Classroom to Career
When CLA launched its Career Readiness Initiative in 2015, it emphasized something that was there all along—in the classrooms, in the coursework, in the track record of its graduates. “We call it the liberal arts advantage,” says Ascan Koerner, CLA’s associate dean for undergraduate education. “We wanted to make a very explicit claim about the value of a liberal arts education.”
The claim is backed up by data showing that, as their careers progress, liberal arts graduates eventually earn more on average than STEM graduates (science, technology, engineering, math). “Technical skills get you through the door,” says Koerner, “but they don’t advance your career.” Indeed, liberal arts majors are more likely to become the people in charge.
The Career Readiness Initiative was designed to ensure CLA graduates are endowed with this advantage. At its heart is a set of core competencies, essential both to professional success and a liberal arts education: analytical and critical thinking, applied problem solving, ethical reasoning and decision making, innovation and creativity, oral and written communication, teamwork and leadership, engaging diversity, active citizenship and community engagement, digital literacy, and career management.
If these competencies have long been inherent to CLA courses, their connection to life after graduation has not always been explicit, says Koerner. As a result, students sometimes struggled to explain the value of their own education.
Now, CLA professors are asked to be more intentional about connecting the dots. Since 2017, more than a hundred instructors have taken part in the Career Readiness Teaching Fellows program, where they create coursework—sometimes entirely new courses—around one or more competencies.
Students, for their part, connect the dots using the RATE process, which stands for reflect, articulate, translate, and evaluate. It helps them understand not just what they’ve learned but how it’s useful, well beyond the classroom. To date, some 43,000 RATE assignments have been completed.
“It provides a language for talking about what they’re doing,” says Wendy Rahn, a professor of political science. Maggie Bergeron, who teaches dance, calls it “naming the unnameable, trying to find some sort of concreteness to the ineffable quality of a liberal arts education.… And I think that’s really important, because the world is not quantifiable or concrete.”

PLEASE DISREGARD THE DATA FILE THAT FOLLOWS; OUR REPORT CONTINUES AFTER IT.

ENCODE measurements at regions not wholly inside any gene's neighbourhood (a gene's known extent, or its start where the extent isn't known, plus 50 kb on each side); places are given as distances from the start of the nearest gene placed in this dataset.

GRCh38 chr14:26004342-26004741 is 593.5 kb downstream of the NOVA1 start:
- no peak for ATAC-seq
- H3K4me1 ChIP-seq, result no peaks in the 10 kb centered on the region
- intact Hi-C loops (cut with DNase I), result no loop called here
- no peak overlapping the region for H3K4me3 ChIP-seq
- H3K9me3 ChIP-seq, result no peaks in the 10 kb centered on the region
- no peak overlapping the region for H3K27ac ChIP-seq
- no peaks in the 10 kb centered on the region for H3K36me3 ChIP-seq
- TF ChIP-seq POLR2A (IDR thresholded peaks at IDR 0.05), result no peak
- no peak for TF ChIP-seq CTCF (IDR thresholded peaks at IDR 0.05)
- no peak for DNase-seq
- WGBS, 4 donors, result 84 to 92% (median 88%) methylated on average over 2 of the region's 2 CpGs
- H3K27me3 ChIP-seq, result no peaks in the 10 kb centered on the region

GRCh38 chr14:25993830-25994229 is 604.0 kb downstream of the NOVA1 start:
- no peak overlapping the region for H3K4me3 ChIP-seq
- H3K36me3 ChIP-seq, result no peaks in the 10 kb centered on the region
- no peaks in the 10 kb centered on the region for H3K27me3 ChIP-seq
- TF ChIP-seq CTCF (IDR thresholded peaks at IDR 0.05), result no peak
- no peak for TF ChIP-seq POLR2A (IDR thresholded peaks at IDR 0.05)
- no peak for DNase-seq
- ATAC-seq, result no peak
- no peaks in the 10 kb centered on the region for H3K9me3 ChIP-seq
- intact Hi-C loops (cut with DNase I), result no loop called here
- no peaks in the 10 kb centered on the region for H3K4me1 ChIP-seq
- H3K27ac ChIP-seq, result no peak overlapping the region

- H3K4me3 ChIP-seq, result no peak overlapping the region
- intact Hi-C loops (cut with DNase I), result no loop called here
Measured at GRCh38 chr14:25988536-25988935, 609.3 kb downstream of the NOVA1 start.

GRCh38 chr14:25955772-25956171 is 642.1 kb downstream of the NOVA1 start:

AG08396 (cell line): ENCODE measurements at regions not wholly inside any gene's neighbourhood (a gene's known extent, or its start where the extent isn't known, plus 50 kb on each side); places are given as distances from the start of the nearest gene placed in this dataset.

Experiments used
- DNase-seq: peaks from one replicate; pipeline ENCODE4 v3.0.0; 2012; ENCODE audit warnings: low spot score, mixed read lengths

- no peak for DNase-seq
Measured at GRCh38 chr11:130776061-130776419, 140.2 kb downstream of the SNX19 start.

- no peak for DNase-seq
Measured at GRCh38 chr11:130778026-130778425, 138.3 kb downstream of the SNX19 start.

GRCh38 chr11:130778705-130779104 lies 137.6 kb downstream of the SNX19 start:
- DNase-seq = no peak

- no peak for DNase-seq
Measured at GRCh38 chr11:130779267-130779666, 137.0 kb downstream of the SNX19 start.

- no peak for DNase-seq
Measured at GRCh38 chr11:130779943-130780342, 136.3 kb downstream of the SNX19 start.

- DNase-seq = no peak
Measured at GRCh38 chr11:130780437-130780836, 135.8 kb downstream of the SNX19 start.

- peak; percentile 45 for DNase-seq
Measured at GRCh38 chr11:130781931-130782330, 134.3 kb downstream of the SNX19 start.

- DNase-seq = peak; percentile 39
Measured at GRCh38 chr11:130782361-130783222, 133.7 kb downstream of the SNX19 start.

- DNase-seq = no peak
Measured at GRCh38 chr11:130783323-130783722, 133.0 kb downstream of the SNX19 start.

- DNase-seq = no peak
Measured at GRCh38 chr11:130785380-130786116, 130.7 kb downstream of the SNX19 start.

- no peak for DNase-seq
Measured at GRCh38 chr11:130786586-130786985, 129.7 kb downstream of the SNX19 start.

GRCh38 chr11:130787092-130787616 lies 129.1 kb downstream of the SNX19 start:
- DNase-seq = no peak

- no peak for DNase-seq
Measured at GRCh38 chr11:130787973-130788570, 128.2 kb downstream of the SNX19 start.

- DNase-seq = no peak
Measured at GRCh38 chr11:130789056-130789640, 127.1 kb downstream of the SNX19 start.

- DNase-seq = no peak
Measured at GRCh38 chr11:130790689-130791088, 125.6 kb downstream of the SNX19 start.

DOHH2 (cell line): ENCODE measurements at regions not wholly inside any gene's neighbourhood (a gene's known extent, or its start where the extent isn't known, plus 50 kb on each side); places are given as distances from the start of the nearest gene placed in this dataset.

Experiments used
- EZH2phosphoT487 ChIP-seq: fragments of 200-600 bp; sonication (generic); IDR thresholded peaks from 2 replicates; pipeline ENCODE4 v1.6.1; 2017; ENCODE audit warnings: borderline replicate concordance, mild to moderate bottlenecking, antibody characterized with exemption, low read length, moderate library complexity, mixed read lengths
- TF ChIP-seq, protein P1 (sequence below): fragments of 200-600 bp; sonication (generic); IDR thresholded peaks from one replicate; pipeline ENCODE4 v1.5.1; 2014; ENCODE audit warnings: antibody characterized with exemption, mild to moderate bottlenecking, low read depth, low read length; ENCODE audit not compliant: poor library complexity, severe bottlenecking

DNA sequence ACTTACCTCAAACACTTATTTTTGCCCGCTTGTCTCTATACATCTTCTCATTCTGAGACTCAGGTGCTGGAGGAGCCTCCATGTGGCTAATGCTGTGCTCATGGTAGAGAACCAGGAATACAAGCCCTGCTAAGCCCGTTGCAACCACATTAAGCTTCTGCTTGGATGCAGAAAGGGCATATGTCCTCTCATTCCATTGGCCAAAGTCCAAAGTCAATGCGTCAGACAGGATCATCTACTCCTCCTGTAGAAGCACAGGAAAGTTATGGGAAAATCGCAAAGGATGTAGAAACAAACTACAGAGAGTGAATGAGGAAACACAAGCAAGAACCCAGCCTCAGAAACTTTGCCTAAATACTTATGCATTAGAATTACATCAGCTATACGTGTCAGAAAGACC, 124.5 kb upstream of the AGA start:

The initiative has also revamped internships, research positions, and other extracurricular work. An internship coordinator was hired, requirements have been standardized and aligned with core competencies, and the RATE process is now part of every internship.
Scholarships to support these experiences are “absolutely essential,” Koerner says, as many internships are unpaid, research costs money, and students of modest means would otherwise need to work to make college work for them. “Those are the students whose lives we’re changing,” Koerner says. “This makes a real difference in the trajectory of their life.”
Here, three recent grads explain how CLA’s career readiness efforts—and the scholarships that support them—have paid off in their post-college lives.
Because of internships, research positions, and other work opportunities supported by CLA scholarships, Christine Cao (BA ’15, psychology), was able to "test the waters" and take a career path that led to her role as a data scientist with Everlane.
Jonathan Du (BA ’17, political science) credits CLA with helping him develop as a problem solver. A scholarship provided "a monumental impact," and helped him get to where he is today...a content designer at Facebook.
"My scholarships gave me room to be able to choose career experiences where the focus could be more on building career skills than having to fully support myself," says Lauren Foley (BA ’21, English and Spanish), now part of the editorial team at Lerner Publishing.